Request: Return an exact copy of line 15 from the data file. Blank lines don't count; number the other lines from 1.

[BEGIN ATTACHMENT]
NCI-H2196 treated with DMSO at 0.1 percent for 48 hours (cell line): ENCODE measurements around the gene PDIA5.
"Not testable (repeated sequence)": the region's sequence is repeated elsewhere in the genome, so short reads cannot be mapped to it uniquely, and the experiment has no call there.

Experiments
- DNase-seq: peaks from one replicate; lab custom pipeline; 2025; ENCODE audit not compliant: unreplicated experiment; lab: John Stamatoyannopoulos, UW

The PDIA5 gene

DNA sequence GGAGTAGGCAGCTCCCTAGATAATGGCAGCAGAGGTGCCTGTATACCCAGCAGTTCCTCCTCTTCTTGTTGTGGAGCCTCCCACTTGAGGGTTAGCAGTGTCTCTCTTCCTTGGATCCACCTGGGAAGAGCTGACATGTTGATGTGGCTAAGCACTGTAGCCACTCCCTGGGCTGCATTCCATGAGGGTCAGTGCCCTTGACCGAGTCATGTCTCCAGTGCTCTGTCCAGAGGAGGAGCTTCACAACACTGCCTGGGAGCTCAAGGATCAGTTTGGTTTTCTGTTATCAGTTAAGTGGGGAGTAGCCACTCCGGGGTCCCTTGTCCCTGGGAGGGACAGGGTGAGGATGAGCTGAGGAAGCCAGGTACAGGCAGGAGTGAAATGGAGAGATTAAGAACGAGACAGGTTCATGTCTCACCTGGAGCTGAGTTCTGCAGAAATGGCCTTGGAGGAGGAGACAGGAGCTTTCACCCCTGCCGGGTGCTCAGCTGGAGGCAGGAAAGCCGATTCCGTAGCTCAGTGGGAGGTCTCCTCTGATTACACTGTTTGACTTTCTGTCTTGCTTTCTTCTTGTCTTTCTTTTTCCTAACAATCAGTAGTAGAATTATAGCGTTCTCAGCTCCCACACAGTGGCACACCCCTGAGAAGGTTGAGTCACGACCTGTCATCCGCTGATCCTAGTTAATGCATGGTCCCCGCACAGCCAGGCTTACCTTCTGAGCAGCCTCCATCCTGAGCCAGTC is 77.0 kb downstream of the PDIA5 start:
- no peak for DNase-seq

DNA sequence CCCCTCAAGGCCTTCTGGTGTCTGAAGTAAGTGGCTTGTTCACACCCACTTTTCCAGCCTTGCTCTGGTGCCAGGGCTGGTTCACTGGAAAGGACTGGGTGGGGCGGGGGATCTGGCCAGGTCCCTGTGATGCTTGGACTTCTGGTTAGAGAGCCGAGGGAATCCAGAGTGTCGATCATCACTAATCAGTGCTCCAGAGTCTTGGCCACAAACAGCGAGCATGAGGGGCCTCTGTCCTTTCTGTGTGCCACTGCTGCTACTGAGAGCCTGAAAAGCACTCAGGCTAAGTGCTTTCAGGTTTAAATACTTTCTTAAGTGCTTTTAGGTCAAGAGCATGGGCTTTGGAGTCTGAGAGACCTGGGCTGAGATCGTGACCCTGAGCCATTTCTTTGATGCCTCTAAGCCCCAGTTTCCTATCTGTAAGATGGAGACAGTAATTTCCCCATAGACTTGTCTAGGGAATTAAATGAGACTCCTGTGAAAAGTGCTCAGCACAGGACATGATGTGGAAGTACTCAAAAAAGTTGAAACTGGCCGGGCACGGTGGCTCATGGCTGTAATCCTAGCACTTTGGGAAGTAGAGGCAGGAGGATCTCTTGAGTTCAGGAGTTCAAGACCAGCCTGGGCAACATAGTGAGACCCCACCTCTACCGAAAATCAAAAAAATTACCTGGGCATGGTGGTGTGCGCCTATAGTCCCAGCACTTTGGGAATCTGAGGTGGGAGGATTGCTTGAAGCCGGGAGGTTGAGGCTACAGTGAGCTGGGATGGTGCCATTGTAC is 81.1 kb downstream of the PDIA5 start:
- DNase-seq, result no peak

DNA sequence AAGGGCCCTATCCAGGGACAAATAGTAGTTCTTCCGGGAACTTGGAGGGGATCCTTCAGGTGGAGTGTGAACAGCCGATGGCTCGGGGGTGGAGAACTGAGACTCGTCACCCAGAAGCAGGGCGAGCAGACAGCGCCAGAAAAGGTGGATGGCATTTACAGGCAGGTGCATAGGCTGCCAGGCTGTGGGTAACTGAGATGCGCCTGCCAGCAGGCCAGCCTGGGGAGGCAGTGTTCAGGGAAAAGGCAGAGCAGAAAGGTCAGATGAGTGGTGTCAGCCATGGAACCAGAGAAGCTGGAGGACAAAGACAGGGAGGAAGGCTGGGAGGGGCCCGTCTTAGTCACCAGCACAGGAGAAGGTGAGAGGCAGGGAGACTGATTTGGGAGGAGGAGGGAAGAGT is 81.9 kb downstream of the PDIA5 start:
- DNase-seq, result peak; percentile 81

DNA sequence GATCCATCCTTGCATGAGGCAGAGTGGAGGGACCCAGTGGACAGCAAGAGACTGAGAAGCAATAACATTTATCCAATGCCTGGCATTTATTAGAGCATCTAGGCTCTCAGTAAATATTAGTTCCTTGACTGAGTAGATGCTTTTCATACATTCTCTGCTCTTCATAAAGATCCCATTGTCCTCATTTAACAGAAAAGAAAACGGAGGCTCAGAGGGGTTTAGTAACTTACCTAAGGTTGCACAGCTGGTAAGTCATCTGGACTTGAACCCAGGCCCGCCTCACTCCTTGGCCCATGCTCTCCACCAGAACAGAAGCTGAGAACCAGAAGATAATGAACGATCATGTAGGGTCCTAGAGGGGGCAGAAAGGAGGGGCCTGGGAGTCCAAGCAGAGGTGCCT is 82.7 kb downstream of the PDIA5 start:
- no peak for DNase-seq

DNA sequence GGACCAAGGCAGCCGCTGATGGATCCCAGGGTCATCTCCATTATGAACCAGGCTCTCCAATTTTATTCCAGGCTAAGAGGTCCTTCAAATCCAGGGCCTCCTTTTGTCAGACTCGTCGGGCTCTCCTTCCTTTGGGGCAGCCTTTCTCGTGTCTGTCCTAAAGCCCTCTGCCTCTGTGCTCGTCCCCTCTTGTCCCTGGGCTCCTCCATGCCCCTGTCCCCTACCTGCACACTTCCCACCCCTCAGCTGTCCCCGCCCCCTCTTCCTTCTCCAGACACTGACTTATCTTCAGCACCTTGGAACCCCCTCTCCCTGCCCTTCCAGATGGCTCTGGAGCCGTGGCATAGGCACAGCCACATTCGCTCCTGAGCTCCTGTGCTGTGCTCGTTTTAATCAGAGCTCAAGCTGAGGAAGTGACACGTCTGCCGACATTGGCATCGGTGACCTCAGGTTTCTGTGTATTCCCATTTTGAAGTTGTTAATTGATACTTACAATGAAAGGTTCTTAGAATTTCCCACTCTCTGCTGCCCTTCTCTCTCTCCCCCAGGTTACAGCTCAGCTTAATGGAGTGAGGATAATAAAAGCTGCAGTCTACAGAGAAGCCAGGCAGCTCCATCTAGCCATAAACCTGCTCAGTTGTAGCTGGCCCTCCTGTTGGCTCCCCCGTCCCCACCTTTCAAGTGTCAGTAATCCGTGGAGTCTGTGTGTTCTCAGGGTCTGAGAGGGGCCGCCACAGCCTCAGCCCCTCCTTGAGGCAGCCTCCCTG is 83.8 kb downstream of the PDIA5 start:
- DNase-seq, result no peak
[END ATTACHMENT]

- DNase-seq, result no peak